Patients with diabetes demonstrated an increased risk for head and neck cancers, particularly malignancies of the oral cavity, oropharynx and nasopharynx, according to a new study.
Researchers used Taiwan’s Longitudinal Health Insurance Research Database to identify some 89,000 patients newly diagnosed with diabetes. The analysis also included a cohort of individuals without diabetes matched for sex, age and comorbidities, including obesity, coronary artery disease, hyperlipidemia and hypertension.
Overall, patients with diabetes demonstrated a 1.47-fold increased risk for developing a head and neck cancer compared with those in the control population. The greatest risks were for development of oral cavity cancer, oropharyngeal cancer and nasopharyngeal carcinoma.
Among individuals aged 40 to 65 years, head and neck cancers occurred significantly more frequently in those with diabetes than those without diabetes (incidence rate ratio [IRR]=1.57; 95% CI, 1.36-1.82). Men with diabetes also demonstrated a significantly greater risk for head and neck cancers than men without diabetes (IRR=1.48; 95% CI, 1.31-1.69).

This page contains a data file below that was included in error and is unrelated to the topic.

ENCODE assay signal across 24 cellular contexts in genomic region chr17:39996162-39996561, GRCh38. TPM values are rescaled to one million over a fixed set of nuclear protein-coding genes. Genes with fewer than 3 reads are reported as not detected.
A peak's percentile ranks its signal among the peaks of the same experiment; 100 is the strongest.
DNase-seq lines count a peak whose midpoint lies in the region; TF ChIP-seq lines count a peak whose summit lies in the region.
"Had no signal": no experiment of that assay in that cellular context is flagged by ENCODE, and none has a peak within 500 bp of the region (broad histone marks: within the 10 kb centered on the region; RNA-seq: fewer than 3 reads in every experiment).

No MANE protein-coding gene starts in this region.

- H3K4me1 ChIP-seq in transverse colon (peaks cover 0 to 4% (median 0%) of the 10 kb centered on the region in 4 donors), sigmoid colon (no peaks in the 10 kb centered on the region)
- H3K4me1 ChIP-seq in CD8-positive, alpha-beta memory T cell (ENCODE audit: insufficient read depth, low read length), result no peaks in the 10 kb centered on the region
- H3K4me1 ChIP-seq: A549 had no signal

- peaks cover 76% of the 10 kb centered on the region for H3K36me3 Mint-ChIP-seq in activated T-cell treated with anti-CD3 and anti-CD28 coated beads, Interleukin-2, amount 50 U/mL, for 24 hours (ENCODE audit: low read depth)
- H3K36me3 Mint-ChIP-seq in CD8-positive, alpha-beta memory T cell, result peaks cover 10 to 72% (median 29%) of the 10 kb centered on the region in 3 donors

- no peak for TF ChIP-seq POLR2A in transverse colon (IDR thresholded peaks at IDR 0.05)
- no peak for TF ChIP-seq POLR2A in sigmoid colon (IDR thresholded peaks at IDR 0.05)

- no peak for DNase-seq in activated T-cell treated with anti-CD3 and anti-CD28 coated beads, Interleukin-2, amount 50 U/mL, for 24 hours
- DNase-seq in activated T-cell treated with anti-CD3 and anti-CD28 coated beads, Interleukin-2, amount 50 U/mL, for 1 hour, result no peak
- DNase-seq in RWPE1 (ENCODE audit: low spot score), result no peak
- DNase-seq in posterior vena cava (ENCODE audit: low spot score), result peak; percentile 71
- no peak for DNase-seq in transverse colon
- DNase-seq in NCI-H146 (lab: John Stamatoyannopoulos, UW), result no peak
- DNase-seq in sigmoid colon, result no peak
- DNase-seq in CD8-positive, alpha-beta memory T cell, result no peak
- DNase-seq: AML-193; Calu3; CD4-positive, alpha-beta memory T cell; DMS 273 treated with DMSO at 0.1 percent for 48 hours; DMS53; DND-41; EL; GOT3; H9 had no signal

But researchers noted comorbidities had no statistically significant effect on the difference in incidence of head and neck cancers between the two cohorts.
OS among all patients with head and neck cancers was comparable, regardless of whether they had diabetes. But among individuals without head and neck cancers, those without diabetes demonstrated significantly longer OS than those who had diabetes.